As Babcock’s Chief Aircrew Officer, Matthew Dobson has a critical task ensuring the ongoing welfare of the company’s Aircrew and Rescue Crew Officers. Here, the Australian Defence Force veteran discusses how he implemented a resilience program to better support his crew – both physically and mentally.
From serving for my country in the skies of Afghanistan and Timor-Leste to attending critical life-saving search and rescue jobs on the Australian coastline, both jobs have one thing in common – resilience.
Emergency services work such as Helicopter Emergency Medical Services (HEMS), and Search and Rescue (SAR) attracts a specific type of candidate; those who want to be an integral part of a small team of specialists working in a job where they make a difference to people’s lives, every day.
However, the nature of HEMS and SAR operations means that crew often see people at their absolute worst, acting as first responders at car accidents or significant trauma events.
There is no doubt that my 13 years with the Australian Defence Force (ADF) has set me up (and many other veterans like myself) with the skills and attributes required to do my day job at Babcock today.
The importance of building resilience and providing peer support is something I’ve carried over from my ADF service, where resilience is critical given the often adverse, emotionally challenging and dangerous situations our service men and women are faced with.
As a leader, I am continually looking at ways I can share my knowledge and experience with our peers to ensure they are physically and mentally healthy and, in turn, more resilient.
Early on in my current role, I read a book called The Resilience Shield that resonated with me. The book, co-authored by ex-military servicemen Dr Dan Pronk, Ben Pronk and Tim Curtis, identifies the need for building psychological resilience for people working in and dealing with high-stress, high-consequence scenarios. Not unlike what we are faced with across HEMS and SAR operations at Babcock.
In workforces where you have a high concentration of individuals coming from former defence roles—or individuals with an inbuilt sense of service to the community instilled from a family member who was a police officer or a firefighter, for example—there can be inherited cultural taboos towards mental health and lifestyle balance.
With our people facing emotionally challenging and dangerous situations on a regular basis, I realised the need for more robust and structured support program for our crews and the entire Babcock team.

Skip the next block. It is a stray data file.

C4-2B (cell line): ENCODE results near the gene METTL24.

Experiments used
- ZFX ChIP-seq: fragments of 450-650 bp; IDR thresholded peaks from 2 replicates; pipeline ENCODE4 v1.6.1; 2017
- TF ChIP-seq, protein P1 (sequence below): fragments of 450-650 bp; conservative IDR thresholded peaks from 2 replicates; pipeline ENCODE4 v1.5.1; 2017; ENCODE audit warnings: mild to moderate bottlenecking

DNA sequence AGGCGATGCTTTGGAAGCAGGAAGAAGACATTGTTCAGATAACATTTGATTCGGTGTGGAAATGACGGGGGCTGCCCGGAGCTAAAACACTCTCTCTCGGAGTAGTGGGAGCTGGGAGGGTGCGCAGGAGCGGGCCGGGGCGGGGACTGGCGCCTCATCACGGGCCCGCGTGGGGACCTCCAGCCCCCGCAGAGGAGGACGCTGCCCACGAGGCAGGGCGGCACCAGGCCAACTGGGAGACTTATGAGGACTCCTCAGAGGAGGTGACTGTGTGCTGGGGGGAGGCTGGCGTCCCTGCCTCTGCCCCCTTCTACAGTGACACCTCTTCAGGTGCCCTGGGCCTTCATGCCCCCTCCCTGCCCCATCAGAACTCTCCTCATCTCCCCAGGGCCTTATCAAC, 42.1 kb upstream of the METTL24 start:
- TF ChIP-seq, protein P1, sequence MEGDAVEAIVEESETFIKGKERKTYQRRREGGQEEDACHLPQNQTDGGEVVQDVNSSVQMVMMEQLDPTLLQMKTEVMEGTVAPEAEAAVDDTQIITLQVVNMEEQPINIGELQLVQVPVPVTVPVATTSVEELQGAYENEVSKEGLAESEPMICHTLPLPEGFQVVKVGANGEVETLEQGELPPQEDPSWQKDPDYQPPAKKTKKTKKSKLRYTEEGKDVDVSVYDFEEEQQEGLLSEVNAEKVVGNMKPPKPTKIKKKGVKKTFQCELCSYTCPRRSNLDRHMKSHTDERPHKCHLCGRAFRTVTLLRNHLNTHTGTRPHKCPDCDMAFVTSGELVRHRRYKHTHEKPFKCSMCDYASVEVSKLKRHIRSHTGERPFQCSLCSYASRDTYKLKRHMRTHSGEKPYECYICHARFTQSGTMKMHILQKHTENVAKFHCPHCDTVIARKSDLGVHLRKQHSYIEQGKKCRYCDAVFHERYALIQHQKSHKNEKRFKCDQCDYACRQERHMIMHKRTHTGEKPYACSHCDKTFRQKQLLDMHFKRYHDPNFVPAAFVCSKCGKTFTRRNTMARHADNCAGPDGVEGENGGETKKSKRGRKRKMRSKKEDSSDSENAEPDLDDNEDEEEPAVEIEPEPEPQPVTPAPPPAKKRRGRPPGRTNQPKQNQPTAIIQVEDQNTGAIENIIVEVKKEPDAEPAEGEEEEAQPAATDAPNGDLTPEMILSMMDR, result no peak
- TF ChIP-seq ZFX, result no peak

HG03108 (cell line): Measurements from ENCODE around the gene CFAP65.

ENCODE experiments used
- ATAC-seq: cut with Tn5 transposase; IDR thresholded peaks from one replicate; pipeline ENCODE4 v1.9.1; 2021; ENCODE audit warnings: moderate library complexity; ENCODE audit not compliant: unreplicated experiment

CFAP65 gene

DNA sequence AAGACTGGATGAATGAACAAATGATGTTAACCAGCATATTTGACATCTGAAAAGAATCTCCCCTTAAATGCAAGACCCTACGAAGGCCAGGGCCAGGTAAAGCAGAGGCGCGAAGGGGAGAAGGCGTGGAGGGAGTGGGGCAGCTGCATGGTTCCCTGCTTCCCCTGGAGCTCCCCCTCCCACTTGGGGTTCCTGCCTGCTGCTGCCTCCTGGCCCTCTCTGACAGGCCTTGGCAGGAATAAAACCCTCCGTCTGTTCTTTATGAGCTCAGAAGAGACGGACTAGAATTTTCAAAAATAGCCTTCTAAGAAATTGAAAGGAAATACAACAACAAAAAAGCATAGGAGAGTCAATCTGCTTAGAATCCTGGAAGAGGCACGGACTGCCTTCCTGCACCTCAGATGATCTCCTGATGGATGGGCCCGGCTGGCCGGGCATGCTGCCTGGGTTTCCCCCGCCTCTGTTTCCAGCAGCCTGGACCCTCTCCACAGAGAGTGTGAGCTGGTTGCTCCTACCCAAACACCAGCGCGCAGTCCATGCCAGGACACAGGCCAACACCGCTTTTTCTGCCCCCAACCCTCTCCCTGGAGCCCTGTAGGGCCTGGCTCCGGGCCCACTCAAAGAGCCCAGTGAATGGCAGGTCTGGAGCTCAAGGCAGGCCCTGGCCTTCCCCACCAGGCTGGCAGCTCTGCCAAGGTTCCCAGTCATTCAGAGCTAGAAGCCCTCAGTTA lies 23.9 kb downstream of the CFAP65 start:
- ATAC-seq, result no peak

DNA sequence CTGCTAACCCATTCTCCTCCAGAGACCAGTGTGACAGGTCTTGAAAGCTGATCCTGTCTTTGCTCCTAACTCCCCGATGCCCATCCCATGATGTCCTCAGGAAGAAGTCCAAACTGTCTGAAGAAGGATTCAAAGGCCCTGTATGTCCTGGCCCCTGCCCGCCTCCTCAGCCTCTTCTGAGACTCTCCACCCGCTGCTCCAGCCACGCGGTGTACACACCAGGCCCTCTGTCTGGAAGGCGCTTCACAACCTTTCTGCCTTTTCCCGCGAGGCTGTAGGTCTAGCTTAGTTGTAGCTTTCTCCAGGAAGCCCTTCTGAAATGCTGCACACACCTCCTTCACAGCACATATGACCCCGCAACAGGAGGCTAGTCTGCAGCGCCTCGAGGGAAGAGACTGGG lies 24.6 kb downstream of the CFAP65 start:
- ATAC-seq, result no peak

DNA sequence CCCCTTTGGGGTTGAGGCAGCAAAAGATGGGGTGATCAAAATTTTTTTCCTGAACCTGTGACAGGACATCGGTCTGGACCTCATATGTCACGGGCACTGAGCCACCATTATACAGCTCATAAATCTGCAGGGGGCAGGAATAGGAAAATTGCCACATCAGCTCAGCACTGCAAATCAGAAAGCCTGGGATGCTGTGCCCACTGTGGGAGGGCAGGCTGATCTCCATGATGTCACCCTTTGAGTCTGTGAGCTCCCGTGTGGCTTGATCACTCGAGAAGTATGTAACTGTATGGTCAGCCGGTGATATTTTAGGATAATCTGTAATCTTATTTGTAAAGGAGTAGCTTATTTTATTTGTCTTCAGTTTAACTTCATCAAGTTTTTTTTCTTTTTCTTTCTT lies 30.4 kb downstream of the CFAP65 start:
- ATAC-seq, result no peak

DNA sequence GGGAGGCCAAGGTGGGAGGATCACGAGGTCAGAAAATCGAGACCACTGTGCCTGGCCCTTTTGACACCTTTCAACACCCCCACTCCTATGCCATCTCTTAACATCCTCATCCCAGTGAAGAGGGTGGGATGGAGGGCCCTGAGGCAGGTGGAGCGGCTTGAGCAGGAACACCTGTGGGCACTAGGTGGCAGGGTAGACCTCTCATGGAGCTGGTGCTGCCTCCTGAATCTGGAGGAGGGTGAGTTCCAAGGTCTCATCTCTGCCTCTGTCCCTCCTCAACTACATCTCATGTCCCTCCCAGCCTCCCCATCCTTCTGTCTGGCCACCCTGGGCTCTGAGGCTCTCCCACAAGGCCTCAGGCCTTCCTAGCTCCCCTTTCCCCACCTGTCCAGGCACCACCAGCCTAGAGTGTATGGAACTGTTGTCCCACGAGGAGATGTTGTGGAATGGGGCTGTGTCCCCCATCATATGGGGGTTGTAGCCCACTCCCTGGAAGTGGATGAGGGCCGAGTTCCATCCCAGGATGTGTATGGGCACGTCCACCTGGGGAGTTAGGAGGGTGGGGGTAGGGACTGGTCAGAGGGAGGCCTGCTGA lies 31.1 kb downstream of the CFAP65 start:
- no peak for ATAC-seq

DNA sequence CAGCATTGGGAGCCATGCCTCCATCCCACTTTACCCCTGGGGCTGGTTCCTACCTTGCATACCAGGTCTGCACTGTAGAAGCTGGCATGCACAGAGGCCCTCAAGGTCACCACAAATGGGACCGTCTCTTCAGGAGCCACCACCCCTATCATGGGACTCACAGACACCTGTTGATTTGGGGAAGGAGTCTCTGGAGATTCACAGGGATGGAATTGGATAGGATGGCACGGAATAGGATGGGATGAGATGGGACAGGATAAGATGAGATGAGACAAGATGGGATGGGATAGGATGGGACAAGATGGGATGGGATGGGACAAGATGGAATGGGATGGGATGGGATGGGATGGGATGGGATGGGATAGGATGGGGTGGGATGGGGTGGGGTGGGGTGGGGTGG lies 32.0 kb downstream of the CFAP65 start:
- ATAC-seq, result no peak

The Babcock Peer Support program was born from the key learnings in The Resilience Shield – a program which offers peer support after a serious or traumatic event.
In the book, Dr Pronk describes that without the ongoing support, chronic stress can compound. Building management tactics and resilience to address this stress is the only way to maintain and strengthen wellbeing.
In his book, he lays out the three most critical elements of building resilience.
- Building resilience is establishing deliberate time for mindfulness, reflection and practising gratitude and meditation. In doing so, individuals are equipped to address acute and chronic stressful situations with deliberate mindfulness, breaking down challenges into more manageable components.
- Seek social support in groups outside of work where you can be vulnerable and be your most authentic self. It is important to invest in interpersonal relationships outside of your immediate work ‘tribe’. Although your friends and family will never understand the intricacies of your service the way your peers do, it is vital to actively engage with them to strengthen support networks.
- Know when to seek help – this is arguably the most challenging component of cultivating resilience and means looking past the stigma surrounding the engagement of psychologists. As Dr Pronk says, we need to look to medical and mental health specialists as ‘human optimisation’ tools who sit external to your networks to offer perspectives and support that your friends and family cannot give you.
With the majority of Babcock’s Aircrew Officers recruited from the ADF, I’m acutely aware of the challenges veterans face when they transition into civilian life, something which I have faced myself.
For some veterans, leaving the ADF is like stepping off a cliff and hoping that the parachute is going to open. They often have joined right out of school, and the military is all they’ve ever known. We understand what they’re going through because we’ve also taken that step.
Veterans are highly valued members of our team at Babcock. They bring transferable defence force skill sets into the civilian workforce and are used to working in high performance teams. However, often, we aren’t truly aware of the cost of this experience until it’s our turn to return to civilian life.
That’s why it’s crucial we provide role models for our new veterans joining Babcock to ensure they know there is wellbeing support available – if and when they need it.
During my time at Babcock, I have been proud to contribute to the shifting perceptions that is bringing mental and emotional wellbeing to the forefront. Ultimately, this supports a healthy, safe working culture and is something Babcock prides itself on.
It is my hope that collectively, we can continue to work towards a workforce and a community who are more socially aware – and that includes finding strength in talking more about wellness but, most importantly, having the courage to seek help.